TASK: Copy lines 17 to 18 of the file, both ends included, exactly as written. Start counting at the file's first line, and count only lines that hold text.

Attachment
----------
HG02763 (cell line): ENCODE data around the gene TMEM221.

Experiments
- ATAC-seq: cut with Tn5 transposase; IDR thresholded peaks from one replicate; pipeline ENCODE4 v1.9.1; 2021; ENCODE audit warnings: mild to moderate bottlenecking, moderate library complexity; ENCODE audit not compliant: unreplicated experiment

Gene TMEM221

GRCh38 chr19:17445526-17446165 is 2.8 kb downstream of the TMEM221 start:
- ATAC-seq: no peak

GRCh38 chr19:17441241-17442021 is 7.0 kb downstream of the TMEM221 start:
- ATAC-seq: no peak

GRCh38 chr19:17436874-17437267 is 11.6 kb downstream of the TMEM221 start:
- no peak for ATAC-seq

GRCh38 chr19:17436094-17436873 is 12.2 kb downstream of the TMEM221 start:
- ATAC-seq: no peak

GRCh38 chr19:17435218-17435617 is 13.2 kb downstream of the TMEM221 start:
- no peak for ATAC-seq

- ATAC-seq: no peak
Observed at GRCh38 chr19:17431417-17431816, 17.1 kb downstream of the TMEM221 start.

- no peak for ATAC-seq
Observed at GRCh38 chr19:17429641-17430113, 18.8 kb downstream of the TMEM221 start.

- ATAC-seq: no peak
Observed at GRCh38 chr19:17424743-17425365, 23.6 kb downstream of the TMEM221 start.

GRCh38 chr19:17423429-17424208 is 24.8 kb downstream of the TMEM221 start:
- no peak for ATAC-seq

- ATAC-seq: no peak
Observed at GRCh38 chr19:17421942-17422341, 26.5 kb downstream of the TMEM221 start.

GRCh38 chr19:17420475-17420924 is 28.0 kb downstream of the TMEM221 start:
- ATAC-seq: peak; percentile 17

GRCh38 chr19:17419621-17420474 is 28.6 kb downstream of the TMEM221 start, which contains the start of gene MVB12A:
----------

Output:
- no peak for ATAC-seq
Observed at GRCh38 chr19:17429641-17430113, 18.8 kb downstream of the TMEM221 start.